You wouldn’t think you’d be able to find a replica of St. John the Divine’s nestled in the foothills of Seoul – or City College, or Columbia University for that matter. And yet you can, all arranged around each other at Kyung Hee University. This extraordinary college was the brainchild of an equally extraordinary man, Young Seek Choue, who founded the institution in 1951.
Here, in a country divided by war and a world divided by ideology, Choue sought to establish a place of learning that would be devoted to the study of peace on an individual, societal, and global level. Today Kyung Hee is one of the most prestigious universities in South Korea, and attracts scholars from around the world to its international studies programs. And yet…what’s up with these buildings?!
The central library seems a dead ringer of City College’s Shepard Hall…
And of its demolished Lewisohn Stadium;
The chief auditorium of the campus, the utterly secular Grand Peace Hall, could be a more-complete version of St. John the Divine in Morningside Heights;
“Cathedral of St. John” by Kripaks via Wikipedia
And the university’s Alma Mater bears a striking similarity to another one…
What is going on? Most of the material on Kyung-Hee’s architectural history is in Korean. Dr. Choue, in trying to create a truly global university, was likely emulating the campus architecture within a paradigmatic global city, New York City. What might seem at first glance to be to be an example of post-modern, de-contextualized trickery was, at the time, a quite earnest effort to cultivate an international perspective within a new university.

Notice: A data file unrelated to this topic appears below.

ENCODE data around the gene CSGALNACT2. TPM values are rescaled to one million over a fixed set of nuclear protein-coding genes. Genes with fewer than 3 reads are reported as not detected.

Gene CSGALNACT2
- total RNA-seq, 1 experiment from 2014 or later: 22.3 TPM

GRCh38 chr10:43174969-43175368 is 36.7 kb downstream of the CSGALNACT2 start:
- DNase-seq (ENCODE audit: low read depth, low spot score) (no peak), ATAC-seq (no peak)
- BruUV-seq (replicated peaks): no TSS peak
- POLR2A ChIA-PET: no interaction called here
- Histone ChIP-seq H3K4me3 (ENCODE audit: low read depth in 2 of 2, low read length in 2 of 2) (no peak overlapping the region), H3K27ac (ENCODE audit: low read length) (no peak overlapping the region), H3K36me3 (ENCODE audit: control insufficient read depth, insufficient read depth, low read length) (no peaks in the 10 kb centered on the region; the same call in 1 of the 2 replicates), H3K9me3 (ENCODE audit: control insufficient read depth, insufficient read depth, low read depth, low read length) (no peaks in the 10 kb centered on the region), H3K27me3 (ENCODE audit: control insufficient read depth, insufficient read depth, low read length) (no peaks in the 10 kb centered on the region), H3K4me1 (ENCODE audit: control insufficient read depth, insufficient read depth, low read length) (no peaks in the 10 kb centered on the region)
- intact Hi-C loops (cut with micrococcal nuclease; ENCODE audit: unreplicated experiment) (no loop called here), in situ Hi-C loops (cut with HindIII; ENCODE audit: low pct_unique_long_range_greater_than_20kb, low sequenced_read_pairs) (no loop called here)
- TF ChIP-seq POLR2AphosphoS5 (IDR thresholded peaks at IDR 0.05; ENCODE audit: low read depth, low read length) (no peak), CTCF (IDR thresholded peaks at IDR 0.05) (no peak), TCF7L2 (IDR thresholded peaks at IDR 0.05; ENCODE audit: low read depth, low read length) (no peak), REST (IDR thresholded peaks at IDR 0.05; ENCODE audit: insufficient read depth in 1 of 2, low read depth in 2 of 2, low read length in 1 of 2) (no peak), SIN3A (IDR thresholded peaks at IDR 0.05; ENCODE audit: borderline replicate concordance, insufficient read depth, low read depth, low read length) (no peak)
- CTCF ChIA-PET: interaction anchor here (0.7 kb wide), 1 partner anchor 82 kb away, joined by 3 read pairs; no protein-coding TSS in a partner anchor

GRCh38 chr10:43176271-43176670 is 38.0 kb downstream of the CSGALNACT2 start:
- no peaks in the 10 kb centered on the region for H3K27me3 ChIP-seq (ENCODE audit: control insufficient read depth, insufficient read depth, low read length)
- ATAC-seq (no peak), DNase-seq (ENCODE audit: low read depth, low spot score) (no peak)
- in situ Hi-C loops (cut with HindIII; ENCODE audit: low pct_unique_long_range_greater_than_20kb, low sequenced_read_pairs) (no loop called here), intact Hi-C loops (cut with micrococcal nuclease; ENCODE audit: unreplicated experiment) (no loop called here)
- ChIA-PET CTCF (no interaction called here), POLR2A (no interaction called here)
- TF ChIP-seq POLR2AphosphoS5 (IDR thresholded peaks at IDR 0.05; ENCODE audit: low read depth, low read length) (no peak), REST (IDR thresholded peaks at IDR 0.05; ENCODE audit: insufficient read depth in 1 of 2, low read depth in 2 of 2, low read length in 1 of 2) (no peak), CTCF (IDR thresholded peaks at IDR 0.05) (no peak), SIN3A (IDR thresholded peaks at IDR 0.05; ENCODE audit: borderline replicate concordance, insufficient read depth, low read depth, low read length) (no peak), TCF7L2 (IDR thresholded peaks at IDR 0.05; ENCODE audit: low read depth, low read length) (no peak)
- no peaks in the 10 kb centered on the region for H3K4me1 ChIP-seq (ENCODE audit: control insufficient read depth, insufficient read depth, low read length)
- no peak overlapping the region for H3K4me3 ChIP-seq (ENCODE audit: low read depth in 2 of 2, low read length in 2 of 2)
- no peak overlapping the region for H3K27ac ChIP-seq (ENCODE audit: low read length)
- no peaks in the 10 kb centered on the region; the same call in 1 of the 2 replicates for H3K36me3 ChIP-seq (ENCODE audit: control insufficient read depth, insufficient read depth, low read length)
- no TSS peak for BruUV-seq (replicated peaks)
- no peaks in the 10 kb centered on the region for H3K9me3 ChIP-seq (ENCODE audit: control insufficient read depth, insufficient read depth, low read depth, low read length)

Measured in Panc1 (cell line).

Of course, many of the buildings copied at Kyung Hee appeared just as strange and out-of-place in a New York context when they were first constructed at the turn of the last century. Time has accustomed us to thinking of, for example, a Gothick cathedral on Morningside Heights as perfectly natural. We forget the bitter debates around importing architecture from abroad, the question of nationalism versus internationalism in style, the general formlessness and molten quality of the city and its character at that time. One of the pleasures of visiting Seoul, or any fast-growing Asian city, is getting a sense of the kind of dynamism, tastelessness, and sense of possibility that characterized New York’s own modern birth. In this way, and not just in terms of its architecture, Seoul reminded me of home.